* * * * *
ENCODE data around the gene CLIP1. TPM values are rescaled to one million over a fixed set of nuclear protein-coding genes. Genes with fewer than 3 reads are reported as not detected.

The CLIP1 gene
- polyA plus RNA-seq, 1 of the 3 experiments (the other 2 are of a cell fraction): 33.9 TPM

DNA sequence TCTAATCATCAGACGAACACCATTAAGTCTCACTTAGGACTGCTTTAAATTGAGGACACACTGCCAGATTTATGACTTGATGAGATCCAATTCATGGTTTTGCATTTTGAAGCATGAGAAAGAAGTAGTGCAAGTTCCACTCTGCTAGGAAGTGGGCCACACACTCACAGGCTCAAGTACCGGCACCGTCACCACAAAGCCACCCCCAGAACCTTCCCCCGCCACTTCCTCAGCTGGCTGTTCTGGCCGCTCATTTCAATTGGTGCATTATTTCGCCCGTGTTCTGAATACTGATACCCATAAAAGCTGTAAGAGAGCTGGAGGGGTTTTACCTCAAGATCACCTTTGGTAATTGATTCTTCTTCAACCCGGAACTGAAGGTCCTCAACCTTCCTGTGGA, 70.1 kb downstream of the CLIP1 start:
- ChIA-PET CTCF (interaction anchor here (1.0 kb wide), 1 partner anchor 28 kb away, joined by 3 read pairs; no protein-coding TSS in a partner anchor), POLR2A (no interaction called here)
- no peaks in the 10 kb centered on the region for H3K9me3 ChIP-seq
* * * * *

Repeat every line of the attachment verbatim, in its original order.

ENCODE data around the gene CLIP1. TPM values are rescaled to one million over a fixed set of nuclear protein-coding genes. Genes with fewer than 3 reads are reported as not detected.

The CLIP1 gene
- polyA plus RNA-seq, 1 of the 3 experiments (the other 2 are of a cell fraction): 33.9 TPM

DNA sequence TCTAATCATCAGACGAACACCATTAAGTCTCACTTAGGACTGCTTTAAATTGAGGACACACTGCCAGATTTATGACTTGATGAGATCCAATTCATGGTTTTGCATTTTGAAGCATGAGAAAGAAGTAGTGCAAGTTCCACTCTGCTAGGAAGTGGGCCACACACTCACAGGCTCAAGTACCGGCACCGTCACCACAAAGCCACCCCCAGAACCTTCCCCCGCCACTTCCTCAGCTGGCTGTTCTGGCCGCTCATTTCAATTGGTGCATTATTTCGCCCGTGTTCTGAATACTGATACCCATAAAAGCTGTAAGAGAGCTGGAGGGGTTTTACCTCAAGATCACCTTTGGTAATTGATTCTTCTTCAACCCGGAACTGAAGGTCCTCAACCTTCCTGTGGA, 70.1 kb downstream of the CLIP1 start:
- ChIA-PET CTCF (interaction anchor here (1.0 kb wide), 1 partner anchor 28 kb away, joined by 3 read pairs; no protein-coding TSS in a partner anchor), POLR2A (no interaction called here)
- no peaks in the 10 kb centered on the region for H3K9me3 ChIP-seq